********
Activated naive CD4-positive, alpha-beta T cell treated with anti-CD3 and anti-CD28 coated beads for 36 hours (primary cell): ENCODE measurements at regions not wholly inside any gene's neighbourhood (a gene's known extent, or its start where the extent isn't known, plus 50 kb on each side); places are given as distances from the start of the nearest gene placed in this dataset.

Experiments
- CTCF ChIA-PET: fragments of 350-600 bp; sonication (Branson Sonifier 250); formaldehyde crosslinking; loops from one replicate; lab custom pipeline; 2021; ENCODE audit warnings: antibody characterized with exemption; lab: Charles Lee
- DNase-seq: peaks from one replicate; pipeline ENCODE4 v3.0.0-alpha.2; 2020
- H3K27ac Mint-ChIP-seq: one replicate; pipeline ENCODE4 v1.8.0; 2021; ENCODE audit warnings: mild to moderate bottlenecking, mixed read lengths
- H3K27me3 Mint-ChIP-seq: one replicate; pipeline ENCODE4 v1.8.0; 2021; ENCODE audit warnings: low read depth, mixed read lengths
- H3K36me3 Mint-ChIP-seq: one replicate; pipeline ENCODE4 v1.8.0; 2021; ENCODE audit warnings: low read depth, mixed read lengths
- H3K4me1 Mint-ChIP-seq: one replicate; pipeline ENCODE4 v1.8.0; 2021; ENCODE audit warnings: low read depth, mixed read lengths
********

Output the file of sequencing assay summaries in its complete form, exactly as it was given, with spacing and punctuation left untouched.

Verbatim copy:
Activated naive CD4-positive, alpha-beta T cell treated with anti-CD3 and anti-CD28 coated beads for 36 hours (primary cell): ENCODE measurements at regions not wholly inside any gene's neighbourhood (a gene's known extent, or its start where the extent isn't known, plus 50 kb on each side); places are given as distances from the start of the nearest gene placed in this dataset.

Experiments
- CTCF ChIA-PET: fragments of 350-600 bp; sonication (Branson Sonifier 250); formaldehyde crosslinking; loops from one replicate; lab custom pipeline; 2021; ENCODE audit warnings: antibody characterized with exemption; lab: Charles Lee
- DNase-seq: peaks from one replicate; pipeline ENCODE4 v3.0.0-alpha.2; 2020
- H3K27ac Mint-ChIP-seq: one replicate; pipeline ENCODE4 v1.8.0; 2021; ENCODE audit warnings: mild to moderate bottlenecking, mixed read lengths
- H3K27me3 Mint-ChIP-seq: one replicate; pipeline ENCODE4 v1.8.0; 2021; ENCODE audit warnings: low read depth, mixed read lengths
- H3K36me3 Mint-ChIP-seq: one replicate; pipeline ENCODE4 v1.8.0; 2021; ENCODE audit warnings: low read depth, mixed read lengths
- H3K4me1 Mint-ChIP-seq: one replicate; pipeline ENCODE4 v1.8.0; 2021; ENCODE audit warnings: low read depth, mixed read lengths